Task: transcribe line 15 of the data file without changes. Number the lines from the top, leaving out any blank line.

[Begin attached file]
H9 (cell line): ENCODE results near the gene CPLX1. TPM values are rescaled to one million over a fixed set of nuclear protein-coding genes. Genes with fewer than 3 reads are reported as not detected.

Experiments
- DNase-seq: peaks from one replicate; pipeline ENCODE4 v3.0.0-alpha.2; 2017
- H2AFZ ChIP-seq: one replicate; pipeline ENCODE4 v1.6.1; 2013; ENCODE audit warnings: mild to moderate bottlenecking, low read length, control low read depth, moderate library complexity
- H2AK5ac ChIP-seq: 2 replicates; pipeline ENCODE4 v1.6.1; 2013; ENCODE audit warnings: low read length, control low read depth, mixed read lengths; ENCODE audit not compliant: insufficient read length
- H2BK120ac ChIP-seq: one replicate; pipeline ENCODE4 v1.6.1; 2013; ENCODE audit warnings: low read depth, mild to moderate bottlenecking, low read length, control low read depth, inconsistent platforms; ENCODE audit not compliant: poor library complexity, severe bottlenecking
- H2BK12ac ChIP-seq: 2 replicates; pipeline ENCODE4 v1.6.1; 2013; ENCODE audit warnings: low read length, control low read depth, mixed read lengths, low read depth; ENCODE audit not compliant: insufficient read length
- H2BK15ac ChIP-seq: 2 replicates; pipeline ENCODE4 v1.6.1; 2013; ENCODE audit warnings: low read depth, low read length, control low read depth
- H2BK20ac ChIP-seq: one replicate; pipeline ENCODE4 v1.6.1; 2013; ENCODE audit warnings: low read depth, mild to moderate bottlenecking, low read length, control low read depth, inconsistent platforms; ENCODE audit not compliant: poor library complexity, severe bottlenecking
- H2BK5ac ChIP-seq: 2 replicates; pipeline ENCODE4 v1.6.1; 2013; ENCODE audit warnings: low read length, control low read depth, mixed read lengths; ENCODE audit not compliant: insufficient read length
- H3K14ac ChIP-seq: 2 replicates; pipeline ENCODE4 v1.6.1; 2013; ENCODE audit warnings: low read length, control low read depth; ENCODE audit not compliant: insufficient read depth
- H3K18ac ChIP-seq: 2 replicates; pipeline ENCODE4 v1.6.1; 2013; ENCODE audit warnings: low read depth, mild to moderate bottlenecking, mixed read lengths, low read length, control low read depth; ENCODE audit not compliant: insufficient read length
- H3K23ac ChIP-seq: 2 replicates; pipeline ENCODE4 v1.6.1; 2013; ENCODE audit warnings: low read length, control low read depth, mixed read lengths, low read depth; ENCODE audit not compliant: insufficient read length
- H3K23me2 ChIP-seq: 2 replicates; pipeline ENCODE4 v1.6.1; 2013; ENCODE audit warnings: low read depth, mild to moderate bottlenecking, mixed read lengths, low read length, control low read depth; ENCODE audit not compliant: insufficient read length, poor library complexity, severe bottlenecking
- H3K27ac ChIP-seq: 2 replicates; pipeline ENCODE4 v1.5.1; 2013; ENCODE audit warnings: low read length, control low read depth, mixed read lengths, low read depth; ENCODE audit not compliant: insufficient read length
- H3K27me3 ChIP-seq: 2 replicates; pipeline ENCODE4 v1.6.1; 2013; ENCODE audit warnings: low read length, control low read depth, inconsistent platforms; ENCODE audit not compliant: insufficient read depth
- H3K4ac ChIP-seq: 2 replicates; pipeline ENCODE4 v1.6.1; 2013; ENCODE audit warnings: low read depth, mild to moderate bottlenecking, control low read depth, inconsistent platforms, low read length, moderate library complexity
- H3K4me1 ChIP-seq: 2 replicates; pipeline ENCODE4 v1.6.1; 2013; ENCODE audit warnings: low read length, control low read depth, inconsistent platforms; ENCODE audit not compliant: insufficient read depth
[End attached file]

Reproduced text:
- H3K27ac ChIP-seq: 2 replicates; pipeline ENCODE4 v1.5.1; 2013; ENCODE audit warnings: low read length, control low read depth, mixed read lengths, low read depth; ENCODE audit not compliant: insufficient read length